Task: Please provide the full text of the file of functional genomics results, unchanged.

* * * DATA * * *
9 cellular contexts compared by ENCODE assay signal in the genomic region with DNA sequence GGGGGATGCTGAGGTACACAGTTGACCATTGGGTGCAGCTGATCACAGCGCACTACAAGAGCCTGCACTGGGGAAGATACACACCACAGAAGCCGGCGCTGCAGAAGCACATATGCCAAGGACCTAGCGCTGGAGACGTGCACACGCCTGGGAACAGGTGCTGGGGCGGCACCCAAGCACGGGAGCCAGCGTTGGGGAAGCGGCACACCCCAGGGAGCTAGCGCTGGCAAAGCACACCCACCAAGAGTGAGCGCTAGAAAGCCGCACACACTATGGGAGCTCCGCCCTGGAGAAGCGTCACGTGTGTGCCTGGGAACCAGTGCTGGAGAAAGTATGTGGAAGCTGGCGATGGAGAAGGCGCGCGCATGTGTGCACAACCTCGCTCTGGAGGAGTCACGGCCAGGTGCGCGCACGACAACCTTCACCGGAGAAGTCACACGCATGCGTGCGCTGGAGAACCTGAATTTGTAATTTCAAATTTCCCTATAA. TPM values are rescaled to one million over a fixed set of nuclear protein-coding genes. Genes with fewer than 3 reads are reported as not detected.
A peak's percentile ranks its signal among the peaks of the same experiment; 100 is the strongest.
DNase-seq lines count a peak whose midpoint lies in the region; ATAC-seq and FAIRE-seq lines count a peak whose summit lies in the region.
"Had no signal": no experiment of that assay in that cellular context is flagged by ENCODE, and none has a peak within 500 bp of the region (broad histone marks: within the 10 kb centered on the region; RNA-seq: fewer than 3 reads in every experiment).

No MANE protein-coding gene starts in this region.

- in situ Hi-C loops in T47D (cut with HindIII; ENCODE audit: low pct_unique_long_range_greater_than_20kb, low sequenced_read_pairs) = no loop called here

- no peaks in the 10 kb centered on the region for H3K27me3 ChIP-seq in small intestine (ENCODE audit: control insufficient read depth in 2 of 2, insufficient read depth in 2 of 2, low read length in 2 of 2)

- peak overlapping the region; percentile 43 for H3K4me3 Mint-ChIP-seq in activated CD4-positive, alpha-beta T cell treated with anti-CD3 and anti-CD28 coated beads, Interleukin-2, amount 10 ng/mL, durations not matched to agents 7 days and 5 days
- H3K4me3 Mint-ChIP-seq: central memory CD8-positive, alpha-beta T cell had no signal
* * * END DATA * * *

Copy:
9 cellular contexts compared by ENCODE assay signal in the genomic region with DNA sequence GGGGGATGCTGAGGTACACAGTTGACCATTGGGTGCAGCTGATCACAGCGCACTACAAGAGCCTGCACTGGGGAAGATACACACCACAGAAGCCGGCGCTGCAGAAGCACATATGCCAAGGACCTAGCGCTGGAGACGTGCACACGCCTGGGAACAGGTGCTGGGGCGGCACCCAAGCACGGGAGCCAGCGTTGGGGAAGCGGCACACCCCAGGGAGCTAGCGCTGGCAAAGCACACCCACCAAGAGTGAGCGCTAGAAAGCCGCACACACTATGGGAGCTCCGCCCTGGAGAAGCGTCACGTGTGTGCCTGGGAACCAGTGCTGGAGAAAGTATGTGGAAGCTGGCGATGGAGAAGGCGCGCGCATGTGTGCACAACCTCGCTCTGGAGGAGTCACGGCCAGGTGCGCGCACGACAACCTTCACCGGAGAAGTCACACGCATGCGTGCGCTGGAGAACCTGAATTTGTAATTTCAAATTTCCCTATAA. TPM values are rescaled to one million over a fixed set of nuclear protein-coding genes. Genes with fewer than 3 reads are reported as not detected.
A peak's percentile ranks its signal among the peaks of the same experiment; 100 is the strongest.
DNase-seq lines count a peak whose midpoint lies in the region; ATAC-seq and FAIRE-seq lines count a peak whose summit lies in the region.
"Had no signal": no experiment of that assay in that cellular context is flagged by ENCODE, and none has a peak within 500 bp of the region (broad histone marks: within the 10 kb centered on the region; RNA-seq: fewer than 3 reads in every experiment).

No MANE protein-coding gene starts in this region.

- in situ Hi-C loops in T47D (cut with HindIII; ENCODE audit: low pct_unique_long_range_greater_than_20kb, low sequenced_read_pairs) = no loop called here

- no peaks in the 10 kb centered on the region for H3K27me3 ChIP-seq in small intestine (ENCODE audit: control insufficient read depth in 2 of 2, insufficient read depth in 2 of 2, low read length in 2 of 2)

- peak overlapping the region; percentile 43 for H3K4me3 Mint-ChIP-seq in activated CD4-positive, alpha-beta T cell treated with anti-CD3 and anti-CD28 coated beads, Interleukin-2, amount 10 ng/mL, durations not matched to agents 7 days and 5 days
- H3K4me3 Mint-ChIP-seq: central memory CD8-positive, alpha-beta T cell had no signal